The Daring Ladies of Lowell is a work of historical fiction set in a textile mill in Lowell, Massachusetts, 1832-33. In addition to including much historical fact about women’s working conditions and life at the mill, it also involves a love story and a murder mystery taken from real life. Kate Alcott (pen name for Patricia O’Brien) takes her readers into the world of her fictional heroine Alice Barrow as she begins work at the mill, gets to know her fellow workers in the women’s dorm, and learns about friendship and loyalty. Alcott tackles issues such as workers’ rights, class barriers, and religious extremism in this very entertaining novel, appropriate for teens and older.
Alice Barrow is 20 years old and like the other young women at the Lowell factory, she has left a difficult rural home life for a shot at independence. All of the “girls” who work at the factory are single and must agree to abide by certain rules of conduct while they are employed there. They must attend church services and not demonstrate “loose morals.” They attend lectures offered by the factory owner, Mr. Hiram Fiske, although they must pay to attend. They have the opportunity to write poems and stories for the factory journal “The Lowell Offering,” too. And of course there is the work. Alcott provides plenty of excellent detail about the work of an early-nineteenth century textile mill. The girls, who live in a factory boarding house, arise with the 4:30 am whistle. They work very long days in a poorly ventilated mill, breathing in cotton fibers which lead to some of them becoming extremely ill. They actually cough up cotton balls and suffer life-threatening respiratory problems. In addition to that, the girls have to work several looms at a time, being careful not to let their hair, clothing or body parts get caught up in the machinery. There is one horrifying description of a young woman’s hair getting caught in a machine. Machines were not kept in good repair, and fire was not uncommon.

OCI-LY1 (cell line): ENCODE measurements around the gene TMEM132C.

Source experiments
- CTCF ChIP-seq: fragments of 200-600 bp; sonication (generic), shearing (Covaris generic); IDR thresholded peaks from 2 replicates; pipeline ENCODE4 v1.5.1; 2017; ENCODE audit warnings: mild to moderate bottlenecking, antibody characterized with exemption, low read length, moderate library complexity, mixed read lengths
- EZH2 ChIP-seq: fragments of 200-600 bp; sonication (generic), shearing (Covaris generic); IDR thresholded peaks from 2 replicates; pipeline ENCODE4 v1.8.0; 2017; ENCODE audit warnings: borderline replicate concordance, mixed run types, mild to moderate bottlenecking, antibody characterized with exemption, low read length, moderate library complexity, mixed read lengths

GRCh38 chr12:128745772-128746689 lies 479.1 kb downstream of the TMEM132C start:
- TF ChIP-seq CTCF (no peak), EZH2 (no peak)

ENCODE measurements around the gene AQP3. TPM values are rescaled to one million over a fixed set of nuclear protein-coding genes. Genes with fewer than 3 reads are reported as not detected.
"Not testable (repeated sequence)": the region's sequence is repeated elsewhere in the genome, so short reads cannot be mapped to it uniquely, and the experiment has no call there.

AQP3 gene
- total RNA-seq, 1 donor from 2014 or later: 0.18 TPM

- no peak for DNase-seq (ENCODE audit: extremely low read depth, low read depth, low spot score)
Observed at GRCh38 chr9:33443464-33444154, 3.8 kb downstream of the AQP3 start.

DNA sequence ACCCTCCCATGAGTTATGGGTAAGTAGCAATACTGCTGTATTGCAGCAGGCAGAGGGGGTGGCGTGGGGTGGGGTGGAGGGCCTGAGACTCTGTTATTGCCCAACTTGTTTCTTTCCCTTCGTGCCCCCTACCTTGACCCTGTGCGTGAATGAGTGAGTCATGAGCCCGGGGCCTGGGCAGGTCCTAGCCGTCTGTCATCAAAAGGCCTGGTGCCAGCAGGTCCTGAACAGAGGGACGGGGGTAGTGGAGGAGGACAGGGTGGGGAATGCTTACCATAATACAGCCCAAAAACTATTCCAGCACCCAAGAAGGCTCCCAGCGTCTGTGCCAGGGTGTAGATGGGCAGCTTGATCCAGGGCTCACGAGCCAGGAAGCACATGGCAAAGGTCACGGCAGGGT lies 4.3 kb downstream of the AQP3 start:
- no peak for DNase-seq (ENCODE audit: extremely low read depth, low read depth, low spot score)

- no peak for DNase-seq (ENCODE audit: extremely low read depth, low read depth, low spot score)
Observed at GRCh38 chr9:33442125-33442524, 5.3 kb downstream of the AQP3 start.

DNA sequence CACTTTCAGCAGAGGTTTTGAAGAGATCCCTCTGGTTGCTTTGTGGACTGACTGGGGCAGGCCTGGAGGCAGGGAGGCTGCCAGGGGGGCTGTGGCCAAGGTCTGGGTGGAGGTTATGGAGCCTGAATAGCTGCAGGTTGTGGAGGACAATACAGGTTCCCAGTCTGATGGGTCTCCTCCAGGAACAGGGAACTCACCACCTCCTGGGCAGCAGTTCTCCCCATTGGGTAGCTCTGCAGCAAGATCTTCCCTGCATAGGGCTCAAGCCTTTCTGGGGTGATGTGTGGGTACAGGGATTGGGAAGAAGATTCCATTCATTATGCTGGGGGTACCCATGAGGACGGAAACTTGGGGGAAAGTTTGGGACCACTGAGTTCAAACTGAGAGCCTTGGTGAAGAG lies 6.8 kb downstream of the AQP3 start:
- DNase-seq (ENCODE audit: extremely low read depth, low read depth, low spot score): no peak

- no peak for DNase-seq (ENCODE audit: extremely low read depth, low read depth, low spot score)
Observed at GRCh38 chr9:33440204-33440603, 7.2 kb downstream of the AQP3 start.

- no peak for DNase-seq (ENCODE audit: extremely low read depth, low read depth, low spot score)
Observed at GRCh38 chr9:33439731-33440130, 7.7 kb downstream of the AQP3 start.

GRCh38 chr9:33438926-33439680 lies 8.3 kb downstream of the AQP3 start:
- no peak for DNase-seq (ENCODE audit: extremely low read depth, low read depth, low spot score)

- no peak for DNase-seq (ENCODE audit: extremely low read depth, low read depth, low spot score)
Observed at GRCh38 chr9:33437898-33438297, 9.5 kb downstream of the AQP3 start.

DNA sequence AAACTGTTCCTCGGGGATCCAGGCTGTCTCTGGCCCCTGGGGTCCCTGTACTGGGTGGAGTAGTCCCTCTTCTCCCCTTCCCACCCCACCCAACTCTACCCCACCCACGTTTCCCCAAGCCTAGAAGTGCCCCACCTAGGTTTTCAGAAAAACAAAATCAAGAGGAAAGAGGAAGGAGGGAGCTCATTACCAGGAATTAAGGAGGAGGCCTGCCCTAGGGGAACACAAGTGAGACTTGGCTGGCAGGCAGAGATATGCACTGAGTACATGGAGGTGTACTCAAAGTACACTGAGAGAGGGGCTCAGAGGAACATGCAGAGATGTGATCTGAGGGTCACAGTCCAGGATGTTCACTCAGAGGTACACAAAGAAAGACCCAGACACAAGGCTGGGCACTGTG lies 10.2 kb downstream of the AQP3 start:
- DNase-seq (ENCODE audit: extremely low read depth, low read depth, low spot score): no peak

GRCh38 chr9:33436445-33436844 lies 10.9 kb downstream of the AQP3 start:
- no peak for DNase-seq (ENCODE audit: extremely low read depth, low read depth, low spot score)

For all the danger and long, hard work, however, there were advantages to working at a factory. The textile mill did provide an escape for young women who had abusive families or no family to support them. Living in Lowell meant they could take advantage of shopping (at the factory-owned store) and banking (at the factory’s bank), and seeing a doctor (employed by the factory) when they were ill. Working at the factory also brought these young women together as a kind of family. In this novel, Alice becomes very close with the other young women in her dorm, especially Lovey (aka Sarah Cornell). Lovey Cornell was a real person, and Alcott gives her a fictional back story that feeds into the real story of what happened to her in 1832. Lovey in this novel is a bold young woman with secrets. She has strong opinions and is not afraid to state them, even to those who have power and influence. She is sympathetic to the growing workers movement, makes fun of religious extremists such as a radical group of Methodists in Lowell, flirts with Hiram Fiske’s son Jonathon, and frequently stays out late into the night.
After a lecture featuring President Andrew Jackson, Alice comes to the attention of the Fiske family. Patriarch Hiram wants to use her as their intermediary at the factory, attempting to placate increasingly disgruntled workers without actually giving them anything significant. Meanwhile elder son Samuel is drawn to Alice’s intelligence and independent manner, and Alice finds herself drawn to Samuel when he shows sympathy and kindness toward the factory girls. This budding relationship will test the unity of the Fiske family as well as friendships amongst the factory girls, especially when the murder of a factory girl occurs. Alcott gives us a courtroom drama that demonstrates the power of wealth versus true justice.
The Daring Ladies of Lowell is a most engaging novel. It provides a detailed picture of factory work and the struggles of the nascent labor movement, strong female friendships, a love story, and courtroom drama. While not categorized as YA, it is certainly appropriate for teen readers and would illustrate matters related to work, women, and class in US history.